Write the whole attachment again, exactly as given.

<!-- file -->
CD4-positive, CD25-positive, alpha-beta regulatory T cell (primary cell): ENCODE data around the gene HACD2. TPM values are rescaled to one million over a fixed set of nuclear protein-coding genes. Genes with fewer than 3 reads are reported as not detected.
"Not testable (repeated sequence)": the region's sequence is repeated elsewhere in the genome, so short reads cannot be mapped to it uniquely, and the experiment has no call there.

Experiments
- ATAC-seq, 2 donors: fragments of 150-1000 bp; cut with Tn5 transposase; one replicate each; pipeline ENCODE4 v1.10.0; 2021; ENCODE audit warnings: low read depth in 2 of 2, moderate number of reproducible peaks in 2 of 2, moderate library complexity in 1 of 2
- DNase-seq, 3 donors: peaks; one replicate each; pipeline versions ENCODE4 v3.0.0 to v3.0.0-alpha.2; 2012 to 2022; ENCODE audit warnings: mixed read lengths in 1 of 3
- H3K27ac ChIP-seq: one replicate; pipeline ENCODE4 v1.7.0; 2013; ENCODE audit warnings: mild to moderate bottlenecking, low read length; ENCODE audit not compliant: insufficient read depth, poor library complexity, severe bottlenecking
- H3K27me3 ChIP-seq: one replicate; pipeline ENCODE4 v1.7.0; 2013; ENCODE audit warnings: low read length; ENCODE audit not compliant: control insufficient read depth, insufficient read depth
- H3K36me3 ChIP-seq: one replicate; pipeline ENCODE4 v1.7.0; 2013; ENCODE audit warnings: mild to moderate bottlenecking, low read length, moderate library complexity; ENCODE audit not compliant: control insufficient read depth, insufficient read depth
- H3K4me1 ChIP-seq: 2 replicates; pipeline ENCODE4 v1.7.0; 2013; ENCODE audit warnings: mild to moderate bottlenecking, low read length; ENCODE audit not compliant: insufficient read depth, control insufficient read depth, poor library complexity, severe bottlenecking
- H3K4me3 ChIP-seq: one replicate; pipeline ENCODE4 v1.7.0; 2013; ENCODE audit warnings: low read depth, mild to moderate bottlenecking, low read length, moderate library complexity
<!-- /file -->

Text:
CD4-positive, CD25-positive, alpha-beta regulatory T cell (primary cell): ENCODE data around the gene HACD2. TPM values are rescaled to one million over a fixed set of nuclear protein-coding genes. Genes with fewer than 3 reads are reported as not detected.
"Not testable (repeated sequence)": the region's sequence is repeated elsewhere in the genome, so short reads cannot be mapped to it uniquely, and the experiment has no call there.

Experiments
- ATAC-seq, 2 donors: fragments of 150-1000 bp; cut with Tn5 transposase; one replicate each; pipeline ENCODE4 v1.10.0; 2021; ENCODE audit warnings: low read depth in 2 of 2, moderate number of reproducible peaks in 2 of 2, moderate library complexity in 1 of 2
- DNase-seq, 3 donors: peaks; one replicate each; pipeline versions ENCODE4 v3.0.0 to v3.0.0-alpha.2; 2012 to 2022; ENCODE audit warnings: mixed read lengths in 1 of 3
- H3K27ac ChIP-seq: one replicate; pipeline ENCODE4 v1.7.0; 2013; ENCODE audit warnings: mild to moderate bottlenecking, low read length; ENCODE audit not compliant: insufficient read depth, poor library complexity, severe bottlenecking
- H3K27me3 ChIP-seq: one replicate; pipeline ENCODE4 v1.7.0; 2013; ENCODE audit warnings: low read length; ENCODE audit not compliant: control insufficient read depth, insufficient read depth
- H3K36me3 ChIP-seq: one replicate; pipeline ENCODE4 v1.7.0; 2013; ENCODE audit warnings: mild to moderate bottlenecking, low read length, moderate library complexity; ENCODE audit not compliant: control insufficient read depth, insufficient read depth
- H3K4me1 ChIP-seq: 2 replicates; pipeline ENCODE4 v1.7.0; 2013; ENCODE audit warnings: mild to moderate bottlenecking, low read length; ENCODE audit not compliant: insufficient read depth, control insufficient read depth, poor library complexity, severe bottlenecking
- H3K4me3 ChIP-seq: one replicate; pipeline ENCODE4 v1.7.0; 2013; ENCODE audit warnings: low read depth, mild to moderate bottlenecking, low read length, moderate library complexity